Near-term Market Outlook Hangs in the Balance of New All-Time Highs
By: Jeffrey Hirsch & Christopher Mistal
May 24, 2016
Last Friday we posted on our blog that there is a 76.9% Chance of Bear Market Decline Exceeding 20%. As the S&P 500 was reaching the 1-year anniversary of making its last all-time high, we examined the previous times the benchmark had gone more than a year without marking a new high. 
Starting with the S&P 500 all-time closing high in 1929, there were 13 previous times where S&P 500 spent more than 1-year before closing at a new all-time high. With the exception of 1994, there was always a bear market using our preferred Ned Davis Research definition of a bear market which requires a peak to trough decline of 13% or more after 145 calendar days or a 30% decline. Using the arbitrary 20% definition, S&P 500 avoided a bear market just 3 times out of 13 (shaded in light grey in the table). In other words, previous all-time-high 1-year dry spells suffered a 20% or greater S&P 500 decline 76.9% of the time.
Prompted by an inquiry from a reader we have delved a bit deeper. In the table below we have added when the Ned Davis Research (NDR) bear was reached on DJIA, when the S&P 500 hit the -20% level and where the S&P 500 was at the 1-year mark. This presents two different scenarios for the current situation in 2016. The current market clearly bears some resemblance to the 3 light grey highlighted years above in 1960, 1984 and 1995 where the market suffered mild declines, avoiding the 20% bear and rebounding relatively quickly, resuming the overarching up move of a secular bull market.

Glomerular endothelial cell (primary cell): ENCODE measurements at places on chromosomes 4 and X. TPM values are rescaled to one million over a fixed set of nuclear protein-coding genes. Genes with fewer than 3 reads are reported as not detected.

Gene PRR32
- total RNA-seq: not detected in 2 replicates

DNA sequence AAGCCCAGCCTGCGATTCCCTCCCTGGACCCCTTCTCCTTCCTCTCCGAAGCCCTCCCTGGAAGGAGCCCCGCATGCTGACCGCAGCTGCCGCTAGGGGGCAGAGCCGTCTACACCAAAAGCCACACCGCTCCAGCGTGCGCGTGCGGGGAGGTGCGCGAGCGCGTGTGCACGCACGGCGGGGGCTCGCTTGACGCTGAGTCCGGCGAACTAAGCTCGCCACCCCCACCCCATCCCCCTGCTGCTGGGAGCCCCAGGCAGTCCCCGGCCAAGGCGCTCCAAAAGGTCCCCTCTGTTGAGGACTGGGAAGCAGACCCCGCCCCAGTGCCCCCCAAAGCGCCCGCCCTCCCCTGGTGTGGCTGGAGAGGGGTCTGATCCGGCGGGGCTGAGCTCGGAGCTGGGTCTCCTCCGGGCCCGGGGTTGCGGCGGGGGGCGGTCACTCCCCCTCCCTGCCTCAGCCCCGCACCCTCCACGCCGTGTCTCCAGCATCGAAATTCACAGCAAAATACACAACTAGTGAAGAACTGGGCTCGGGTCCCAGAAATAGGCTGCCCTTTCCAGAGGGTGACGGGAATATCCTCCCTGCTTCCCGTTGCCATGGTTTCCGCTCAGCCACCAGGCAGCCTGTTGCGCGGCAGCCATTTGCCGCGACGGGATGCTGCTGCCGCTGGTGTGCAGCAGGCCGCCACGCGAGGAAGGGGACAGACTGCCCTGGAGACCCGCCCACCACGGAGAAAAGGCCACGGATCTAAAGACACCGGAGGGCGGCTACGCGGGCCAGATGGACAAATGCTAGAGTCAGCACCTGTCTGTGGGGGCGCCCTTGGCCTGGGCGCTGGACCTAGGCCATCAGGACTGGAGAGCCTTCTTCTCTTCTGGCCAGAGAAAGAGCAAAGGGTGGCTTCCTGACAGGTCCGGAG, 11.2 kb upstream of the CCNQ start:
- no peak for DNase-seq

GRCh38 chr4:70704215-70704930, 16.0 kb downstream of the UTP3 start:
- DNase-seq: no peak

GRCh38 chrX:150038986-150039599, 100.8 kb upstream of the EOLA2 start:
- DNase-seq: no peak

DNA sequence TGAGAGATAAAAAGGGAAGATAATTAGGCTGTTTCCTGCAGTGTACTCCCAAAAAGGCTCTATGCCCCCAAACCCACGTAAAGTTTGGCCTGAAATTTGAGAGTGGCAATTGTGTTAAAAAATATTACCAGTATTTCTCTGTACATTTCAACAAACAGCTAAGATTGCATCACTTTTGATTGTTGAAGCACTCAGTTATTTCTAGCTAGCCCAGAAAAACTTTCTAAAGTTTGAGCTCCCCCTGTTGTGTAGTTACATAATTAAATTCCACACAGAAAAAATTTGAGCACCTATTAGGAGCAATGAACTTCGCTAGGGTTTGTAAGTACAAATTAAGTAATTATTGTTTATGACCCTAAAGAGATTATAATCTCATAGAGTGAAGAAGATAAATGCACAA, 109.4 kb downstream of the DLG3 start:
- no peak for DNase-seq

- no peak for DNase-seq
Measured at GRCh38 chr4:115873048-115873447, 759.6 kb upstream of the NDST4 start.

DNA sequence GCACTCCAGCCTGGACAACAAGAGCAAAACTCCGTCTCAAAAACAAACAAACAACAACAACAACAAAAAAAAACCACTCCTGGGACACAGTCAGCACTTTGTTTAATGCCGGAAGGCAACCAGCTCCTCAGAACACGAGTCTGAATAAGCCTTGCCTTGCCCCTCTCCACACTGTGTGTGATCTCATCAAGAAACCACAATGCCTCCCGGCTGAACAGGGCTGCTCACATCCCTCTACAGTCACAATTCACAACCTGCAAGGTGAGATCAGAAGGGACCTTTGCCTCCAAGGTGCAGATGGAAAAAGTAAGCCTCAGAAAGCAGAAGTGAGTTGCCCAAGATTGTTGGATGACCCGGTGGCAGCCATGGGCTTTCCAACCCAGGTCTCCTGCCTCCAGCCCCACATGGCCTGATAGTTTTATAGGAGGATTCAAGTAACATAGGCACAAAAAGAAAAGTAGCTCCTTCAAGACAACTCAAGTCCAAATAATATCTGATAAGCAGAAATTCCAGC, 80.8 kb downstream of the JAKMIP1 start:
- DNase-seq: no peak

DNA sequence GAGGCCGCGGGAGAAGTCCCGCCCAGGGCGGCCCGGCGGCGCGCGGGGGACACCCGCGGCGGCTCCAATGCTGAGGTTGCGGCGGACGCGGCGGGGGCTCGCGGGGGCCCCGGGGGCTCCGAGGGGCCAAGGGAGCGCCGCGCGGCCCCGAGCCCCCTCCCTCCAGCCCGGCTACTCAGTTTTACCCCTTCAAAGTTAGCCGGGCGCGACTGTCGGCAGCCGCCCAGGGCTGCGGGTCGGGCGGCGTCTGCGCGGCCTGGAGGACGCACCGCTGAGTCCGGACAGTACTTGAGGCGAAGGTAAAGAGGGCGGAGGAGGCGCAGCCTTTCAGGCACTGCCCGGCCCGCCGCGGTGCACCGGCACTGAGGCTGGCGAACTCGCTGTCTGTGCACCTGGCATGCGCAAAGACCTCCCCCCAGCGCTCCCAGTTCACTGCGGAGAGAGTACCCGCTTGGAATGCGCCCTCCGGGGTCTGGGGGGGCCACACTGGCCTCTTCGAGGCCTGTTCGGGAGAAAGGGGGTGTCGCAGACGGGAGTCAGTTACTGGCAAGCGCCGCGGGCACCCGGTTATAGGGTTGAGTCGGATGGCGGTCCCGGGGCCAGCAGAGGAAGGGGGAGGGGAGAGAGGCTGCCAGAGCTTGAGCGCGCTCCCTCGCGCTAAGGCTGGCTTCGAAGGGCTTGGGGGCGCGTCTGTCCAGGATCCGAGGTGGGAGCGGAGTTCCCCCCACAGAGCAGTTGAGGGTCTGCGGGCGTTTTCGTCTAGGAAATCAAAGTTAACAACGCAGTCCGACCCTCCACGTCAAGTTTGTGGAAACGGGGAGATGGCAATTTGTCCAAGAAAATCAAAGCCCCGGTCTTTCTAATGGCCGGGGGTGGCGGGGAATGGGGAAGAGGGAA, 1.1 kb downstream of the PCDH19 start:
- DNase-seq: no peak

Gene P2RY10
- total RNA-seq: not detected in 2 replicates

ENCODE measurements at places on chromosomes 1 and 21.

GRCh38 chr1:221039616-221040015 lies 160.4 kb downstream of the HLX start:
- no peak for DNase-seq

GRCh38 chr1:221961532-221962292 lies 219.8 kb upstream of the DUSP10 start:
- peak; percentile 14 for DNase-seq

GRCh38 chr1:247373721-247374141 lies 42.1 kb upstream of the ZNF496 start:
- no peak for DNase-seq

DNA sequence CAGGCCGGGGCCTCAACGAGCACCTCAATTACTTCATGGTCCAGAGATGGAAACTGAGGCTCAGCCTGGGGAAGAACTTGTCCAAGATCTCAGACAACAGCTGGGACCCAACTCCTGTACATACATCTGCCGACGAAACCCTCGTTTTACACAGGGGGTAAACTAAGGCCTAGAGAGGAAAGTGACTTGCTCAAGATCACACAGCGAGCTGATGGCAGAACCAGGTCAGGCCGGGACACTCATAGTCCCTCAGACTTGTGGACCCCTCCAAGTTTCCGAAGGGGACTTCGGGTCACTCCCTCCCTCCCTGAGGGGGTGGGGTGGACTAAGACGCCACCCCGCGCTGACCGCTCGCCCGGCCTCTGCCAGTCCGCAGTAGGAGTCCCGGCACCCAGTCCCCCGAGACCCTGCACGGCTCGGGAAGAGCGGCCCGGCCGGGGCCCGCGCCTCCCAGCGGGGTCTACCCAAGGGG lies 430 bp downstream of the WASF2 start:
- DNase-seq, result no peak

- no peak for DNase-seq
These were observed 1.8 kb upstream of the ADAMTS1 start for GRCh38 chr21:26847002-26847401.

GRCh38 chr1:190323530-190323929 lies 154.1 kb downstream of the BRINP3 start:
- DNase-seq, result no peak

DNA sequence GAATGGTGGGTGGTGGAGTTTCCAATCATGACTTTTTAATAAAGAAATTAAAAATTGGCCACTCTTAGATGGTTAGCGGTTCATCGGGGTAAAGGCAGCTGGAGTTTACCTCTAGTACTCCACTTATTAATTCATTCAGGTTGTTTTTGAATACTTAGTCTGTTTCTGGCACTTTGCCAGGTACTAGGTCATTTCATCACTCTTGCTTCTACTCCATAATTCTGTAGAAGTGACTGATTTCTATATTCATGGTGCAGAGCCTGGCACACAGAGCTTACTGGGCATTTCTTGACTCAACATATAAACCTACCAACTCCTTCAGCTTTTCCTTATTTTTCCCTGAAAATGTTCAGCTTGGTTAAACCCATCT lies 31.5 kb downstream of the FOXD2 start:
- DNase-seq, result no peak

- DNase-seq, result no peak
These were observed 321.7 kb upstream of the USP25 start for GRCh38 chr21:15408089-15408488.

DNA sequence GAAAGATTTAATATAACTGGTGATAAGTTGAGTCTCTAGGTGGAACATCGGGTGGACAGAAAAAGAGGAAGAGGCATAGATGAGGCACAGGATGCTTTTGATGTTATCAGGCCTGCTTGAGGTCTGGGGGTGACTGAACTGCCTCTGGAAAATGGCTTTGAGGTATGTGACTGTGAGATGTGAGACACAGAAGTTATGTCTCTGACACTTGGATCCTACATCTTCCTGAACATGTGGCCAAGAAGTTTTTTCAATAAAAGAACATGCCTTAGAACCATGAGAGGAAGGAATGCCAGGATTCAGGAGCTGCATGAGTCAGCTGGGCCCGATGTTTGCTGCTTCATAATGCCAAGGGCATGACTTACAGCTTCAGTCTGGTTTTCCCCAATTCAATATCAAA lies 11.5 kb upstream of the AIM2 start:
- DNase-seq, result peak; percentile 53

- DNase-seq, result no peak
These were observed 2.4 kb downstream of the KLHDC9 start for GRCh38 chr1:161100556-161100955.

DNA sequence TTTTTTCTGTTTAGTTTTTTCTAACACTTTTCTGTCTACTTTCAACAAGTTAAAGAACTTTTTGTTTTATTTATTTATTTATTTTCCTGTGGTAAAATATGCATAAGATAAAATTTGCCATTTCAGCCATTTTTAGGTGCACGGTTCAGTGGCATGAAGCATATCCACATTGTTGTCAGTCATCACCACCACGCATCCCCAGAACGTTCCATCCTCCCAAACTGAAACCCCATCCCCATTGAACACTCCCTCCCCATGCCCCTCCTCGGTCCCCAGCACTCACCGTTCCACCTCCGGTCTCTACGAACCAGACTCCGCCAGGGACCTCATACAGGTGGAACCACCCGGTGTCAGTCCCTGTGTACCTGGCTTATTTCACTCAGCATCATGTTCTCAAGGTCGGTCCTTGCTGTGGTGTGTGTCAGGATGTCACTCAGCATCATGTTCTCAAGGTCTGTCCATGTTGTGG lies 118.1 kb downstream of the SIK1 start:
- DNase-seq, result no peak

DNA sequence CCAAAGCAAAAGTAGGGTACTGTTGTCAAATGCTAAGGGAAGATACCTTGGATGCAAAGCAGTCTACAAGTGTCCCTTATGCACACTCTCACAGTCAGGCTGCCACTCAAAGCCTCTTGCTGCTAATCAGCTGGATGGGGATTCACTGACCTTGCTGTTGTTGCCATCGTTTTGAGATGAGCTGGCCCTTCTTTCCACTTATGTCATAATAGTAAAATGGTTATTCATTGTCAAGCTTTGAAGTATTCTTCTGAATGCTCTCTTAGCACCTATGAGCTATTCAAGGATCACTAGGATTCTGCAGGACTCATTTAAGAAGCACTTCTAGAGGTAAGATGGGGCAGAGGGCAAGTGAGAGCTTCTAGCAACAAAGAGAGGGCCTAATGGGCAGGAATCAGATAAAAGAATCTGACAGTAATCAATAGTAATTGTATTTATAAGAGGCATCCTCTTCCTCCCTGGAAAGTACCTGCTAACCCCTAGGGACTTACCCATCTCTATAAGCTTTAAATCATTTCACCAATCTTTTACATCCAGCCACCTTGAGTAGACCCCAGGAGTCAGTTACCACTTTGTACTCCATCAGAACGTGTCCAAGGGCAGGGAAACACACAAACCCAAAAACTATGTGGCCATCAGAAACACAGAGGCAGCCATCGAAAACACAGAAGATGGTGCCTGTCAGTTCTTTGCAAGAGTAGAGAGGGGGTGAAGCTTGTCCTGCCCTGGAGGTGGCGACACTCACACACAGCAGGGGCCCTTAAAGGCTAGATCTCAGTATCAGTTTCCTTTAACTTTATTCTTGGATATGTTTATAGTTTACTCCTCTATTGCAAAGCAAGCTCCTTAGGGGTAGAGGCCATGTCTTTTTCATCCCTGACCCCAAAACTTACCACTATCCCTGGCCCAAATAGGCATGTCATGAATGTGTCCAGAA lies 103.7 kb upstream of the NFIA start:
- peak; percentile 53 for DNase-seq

Click table to view full size in new window…
SP500 Time Since All-Time Highs Table
On the flipside, the current market also bears close resemblance to the 3 years shaded in light pink. At the 1-year mark in 1957, 1969 and 1981 the market was in the midst of a much larger decline that had yet to materialize. In 1957 the market had barely dropped, not yet reaching the NDR bear-level. But in 1969 and 1981 trouble was brewing. NDR bear levels had been reached, but 20% declines and more we still in store.
A new high in the near term would be rather encouraging and likely be a sign that at a minimum the market will mark time, move sideways and give up little ground. On the contrary, should the current rally fail to produce a new all-time high, which would suggest underlying weakness and greater odds of a 20% bear market in the next 6-12 months.